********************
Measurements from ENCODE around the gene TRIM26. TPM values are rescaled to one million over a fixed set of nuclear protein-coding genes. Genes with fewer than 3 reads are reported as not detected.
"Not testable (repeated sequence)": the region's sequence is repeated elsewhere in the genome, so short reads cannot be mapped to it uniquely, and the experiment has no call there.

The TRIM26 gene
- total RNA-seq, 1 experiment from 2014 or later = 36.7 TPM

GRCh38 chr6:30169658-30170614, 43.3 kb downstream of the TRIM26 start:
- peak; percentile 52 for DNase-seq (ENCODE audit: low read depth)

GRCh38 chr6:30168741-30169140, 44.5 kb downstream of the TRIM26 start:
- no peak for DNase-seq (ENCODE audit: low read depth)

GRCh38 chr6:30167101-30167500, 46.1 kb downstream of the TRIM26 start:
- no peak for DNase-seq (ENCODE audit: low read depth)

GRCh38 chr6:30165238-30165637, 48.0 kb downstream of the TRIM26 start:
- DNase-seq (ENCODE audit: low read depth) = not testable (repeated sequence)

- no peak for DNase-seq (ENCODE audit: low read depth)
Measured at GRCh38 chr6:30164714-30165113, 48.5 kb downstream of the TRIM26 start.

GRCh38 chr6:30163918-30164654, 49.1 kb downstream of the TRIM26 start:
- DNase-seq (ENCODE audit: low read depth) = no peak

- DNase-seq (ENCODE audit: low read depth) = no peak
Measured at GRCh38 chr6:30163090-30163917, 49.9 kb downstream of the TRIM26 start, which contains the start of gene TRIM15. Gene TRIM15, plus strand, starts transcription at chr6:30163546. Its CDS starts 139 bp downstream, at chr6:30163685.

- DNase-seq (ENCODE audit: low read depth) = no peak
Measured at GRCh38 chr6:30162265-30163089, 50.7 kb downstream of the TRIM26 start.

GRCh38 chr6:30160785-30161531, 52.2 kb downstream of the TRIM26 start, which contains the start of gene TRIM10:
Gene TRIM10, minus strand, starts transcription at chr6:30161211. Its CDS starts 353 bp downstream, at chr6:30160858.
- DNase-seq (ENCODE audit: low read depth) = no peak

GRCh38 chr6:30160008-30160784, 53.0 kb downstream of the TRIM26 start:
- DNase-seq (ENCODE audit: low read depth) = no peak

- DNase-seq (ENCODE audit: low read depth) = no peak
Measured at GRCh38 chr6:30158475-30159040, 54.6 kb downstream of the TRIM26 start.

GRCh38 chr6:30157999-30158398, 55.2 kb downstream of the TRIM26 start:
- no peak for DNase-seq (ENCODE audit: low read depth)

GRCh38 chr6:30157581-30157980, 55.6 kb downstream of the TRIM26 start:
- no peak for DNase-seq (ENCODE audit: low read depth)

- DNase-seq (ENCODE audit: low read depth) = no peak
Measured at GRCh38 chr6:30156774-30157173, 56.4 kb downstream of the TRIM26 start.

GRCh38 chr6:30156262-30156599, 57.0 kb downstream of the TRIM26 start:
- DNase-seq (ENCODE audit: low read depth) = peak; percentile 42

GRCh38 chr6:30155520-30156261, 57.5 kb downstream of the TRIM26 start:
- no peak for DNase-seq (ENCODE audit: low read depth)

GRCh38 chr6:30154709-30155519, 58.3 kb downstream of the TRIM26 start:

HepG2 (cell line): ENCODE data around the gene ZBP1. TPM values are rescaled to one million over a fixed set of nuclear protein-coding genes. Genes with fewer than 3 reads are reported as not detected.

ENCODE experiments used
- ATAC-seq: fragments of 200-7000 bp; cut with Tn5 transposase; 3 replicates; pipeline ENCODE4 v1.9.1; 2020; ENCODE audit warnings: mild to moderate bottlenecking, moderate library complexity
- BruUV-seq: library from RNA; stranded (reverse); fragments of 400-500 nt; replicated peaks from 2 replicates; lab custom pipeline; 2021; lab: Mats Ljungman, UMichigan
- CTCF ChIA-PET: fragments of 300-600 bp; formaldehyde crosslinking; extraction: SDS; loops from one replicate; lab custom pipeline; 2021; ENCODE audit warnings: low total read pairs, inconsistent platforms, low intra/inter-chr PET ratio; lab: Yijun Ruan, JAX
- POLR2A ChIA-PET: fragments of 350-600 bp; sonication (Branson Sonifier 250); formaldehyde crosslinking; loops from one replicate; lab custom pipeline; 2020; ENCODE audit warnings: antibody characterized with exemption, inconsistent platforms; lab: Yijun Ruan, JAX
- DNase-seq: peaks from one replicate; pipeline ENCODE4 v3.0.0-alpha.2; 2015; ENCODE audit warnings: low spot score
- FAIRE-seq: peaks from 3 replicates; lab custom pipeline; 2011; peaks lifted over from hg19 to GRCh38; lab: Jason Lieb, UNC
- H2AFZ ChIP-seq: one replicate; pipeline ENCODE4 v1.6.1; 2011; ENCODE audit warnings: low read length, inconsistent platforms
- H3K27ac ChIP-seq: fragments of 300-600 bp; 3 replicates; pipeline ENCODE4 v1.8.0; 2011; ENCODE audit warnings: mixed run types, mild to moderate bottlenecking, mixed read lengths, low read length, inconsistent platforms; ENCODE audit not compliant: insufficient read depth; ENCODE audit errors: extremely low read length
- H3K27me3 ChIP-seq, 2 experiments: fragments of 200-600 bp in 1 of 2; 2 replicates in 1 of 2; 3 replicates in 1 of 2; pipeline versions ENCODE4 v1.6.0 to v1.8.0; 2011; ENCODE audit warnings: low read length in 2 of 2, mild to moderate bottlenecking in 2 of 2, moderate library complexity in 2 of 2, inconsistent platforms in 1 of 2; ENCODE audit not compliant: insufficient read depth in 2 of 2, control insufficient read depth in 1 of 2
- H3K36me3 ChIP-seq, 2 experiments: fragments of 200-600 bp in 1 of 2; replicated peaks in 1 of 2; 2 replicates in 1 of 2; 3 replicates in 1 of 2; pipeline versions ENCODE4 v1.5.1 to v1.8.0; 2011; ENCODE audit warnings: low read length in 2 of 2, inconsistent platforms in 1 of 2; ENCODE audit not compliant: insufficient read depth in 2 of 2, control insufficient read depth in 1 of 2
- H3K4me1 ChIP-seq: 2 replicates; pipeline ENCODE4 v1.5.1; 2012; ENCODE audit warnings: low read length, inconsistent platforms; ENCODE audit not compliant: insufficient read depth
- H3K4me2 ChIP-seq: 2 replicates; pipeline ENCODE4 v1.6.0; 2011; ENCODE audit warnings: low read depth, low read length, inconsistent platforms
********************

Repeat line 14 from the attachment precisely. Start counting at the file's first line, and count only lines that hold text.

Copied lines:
Measured at GRCh38 chr6:30164714-30165113, 48.5 kb downstream of the TRIM26 start.